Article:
After a 16-month work hiatus (thank you Canada for your generous maternity leave), I’m back at work. Everything is different, but everything is the same. It’s kinda like riding a back…a bit awkward at first, but fun once you find your groove. I’ll be taking on a new challenge as PR & Strategic Partnership Manager, which is an exciting, new challenge! I’ll miss chatting with all of the Addition Elle followers on social media, but I’m sure I’ll make an appearance here and there.
The thing that takes the most getting used to is my morning routine! Instead of pressing snooze 3 times and dozing until the last possible minute, I’m up with my alarm and get ready before Charlotte wakes up. My lunch is made the night before and my outfit is already picked out. This has kept the morning as stress-free as possible. The hardest part of my new normal is seeing Charlotte for less than 3 hours during the day – 45 mins in the morning, and an hour and a half in the evening, if I’m lucky. There’s not enough time to get in all of my kisses and cuddles.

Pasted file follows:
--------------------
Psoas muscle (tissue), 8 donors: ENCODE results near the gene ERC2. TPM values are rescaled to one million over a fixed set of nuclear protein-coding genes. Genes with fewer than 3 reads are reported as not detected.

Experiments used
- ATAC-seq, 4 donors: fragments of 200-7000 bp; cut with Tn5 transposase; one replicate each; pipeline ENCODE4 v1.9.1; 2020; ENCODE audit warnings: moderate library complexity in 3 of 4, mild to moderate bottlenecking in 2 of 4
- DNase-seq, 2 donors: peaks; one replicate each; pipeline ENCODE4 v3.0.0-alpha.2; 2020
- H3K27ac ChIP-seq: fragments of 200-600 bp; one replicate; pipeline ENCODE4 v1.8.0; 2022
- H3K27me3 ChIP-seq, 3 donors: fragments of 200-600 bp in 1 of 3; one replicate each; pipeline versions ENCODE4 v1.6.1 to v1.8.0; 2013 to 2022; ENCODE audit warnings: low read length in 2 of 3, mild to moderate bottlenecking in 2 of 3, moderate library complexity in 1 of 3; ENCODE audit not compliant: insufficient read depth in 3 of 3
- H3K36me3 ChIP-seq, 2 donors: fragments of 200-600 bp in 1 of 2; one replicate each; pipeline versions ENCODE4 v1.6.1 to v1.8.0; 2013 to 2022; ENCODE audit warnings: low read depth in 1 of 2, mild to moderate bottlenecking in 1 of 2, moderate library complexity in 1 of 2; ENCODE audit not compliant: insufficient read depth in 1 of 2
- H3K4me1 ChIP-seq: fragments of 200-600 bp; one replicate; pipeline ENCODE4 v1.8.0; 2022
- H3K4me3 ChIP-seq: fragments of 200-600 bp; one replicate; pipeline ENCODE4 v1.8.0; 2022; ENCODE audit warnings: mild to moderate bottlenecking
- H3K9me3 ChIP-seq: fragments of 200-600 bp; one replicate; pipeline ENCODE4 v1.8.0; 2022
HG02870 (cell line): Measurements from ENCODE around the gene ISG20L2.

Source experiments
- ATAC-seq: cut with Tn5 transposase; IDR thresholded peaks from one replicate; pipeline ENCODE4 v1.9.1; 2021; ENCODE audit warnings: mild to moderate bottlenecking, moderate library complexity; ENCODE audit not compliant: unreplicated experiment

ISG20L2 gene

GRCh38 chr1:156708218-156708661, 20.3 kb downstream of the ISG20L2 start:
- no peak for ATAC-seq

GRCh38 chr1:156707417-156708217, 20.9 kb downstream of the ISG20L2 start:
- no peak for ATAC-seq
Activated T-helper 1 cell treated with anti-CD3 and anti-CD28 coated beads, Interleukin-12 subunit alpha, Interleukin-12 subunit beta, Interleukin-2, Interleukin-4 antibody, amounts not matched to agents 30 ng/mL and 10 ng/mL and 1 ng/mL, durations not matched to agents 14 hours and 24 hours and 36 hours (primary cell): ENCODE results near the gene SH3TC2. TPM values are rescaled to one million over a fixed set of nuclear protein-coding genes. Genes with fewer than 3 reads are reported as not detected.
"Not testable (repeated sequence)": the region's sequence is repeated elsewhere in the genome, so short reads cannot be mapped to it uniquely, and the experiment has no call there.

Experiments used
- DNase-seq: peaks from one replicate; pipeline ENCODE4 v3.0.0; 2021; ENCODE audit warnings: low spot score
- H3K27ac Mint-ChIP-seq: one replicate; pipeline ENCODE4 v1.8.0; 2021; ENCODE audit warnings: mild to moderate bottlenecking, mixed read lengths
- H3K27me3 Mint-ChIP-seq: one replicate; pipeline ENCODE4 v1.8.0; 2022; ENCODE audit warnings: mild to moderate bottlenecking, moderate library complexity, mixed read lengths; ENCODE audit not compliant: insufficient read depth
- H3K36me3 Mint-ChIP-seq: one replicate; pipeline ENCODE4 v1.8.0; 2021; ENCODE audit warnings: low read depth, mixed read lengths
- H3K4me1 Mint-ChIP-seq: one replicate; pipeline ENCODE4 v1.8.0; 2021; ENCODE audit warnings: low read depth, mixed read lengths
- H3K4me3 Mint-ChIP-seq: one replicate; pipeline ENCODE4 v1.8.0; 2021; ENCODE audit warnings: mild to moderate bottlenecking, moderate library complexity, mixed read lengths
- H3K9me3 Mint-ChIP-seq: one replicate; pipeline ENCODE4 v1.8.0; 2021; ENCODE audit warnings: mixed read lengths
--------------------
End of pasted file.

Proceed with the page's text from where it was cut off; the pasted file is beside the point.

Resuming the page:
Since so much of our day is spent on the go – daycare drop-off, work commute, daycare pickup, home – I decided to upgrade my diaper bag to something that was functional and easy to lug around. Kiddycare reached out to me and I LOVE their backpack-style diaper bag. Featuring a wide top-opening, waterproof pockets, insulated front pouch and even tissue slots! It’s roomy enough that it holds everything for baby and me. And the backpack style lets me be hands-free to grab Charlotte when she tries to run away (yes, we’ve reached the “chase-me” stage).